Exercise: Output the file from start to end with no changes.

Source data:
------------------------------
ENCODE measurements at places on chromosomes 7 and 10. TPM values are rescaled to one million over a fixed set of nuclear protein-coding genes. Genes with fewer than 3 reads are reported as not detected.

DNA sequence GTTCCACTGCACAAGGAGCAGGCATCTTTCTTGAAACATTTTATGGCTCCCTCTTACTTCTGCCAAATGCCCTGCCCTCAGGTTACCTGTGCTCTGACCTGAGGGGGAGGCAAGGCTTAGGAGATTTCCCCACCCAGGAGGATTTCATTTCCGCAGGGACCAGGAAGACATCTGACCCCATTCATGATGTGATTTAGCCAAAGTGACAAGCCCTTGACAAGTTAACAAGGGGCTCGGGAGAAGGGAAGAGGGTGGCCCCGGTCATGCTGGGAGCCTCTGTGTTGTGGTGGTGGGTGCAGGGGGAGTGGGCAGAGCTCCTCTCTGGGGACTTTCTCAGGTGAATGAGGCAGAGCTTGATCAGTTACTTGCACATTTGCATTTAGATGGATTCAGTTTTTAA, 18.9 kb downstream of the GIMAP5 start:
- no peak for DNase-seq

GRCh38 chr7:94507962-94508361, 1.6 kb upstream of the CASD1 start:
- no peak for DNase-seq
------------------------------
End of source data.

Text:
ENCODE measurements at places on chromosomes 7 and 10. TPM values are rescaled to one million over a fixed set of nuclear protein-coding genes. Genes with fewer than 3 reads are reported as not detected.

DNA sequence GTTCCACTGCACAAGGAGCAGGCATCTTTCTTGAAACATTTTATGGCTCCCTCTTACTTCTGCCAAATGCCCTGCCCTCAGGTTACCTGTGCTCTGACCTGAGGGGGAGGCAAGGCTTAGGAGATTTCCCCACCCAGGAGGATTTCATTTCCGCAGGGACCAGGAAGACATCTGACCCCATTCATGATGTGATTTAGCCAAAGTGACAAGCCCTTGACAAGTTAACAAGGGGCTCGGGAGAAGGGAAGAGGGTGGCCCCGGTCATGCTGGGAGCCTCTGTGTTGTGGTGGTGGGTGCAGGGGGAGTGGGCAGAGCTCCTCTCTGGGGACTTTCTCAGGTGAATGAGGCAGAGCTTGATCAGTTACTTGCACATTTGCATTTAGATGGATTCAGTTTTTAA, 18.9 kb downstream of the GIMAP5 start:
- no peak for DNase-seq

GRCh38 chr7:94507962-94508361, 1.6 kb upstream of the CASD1 start:
- no peak for DNase-seq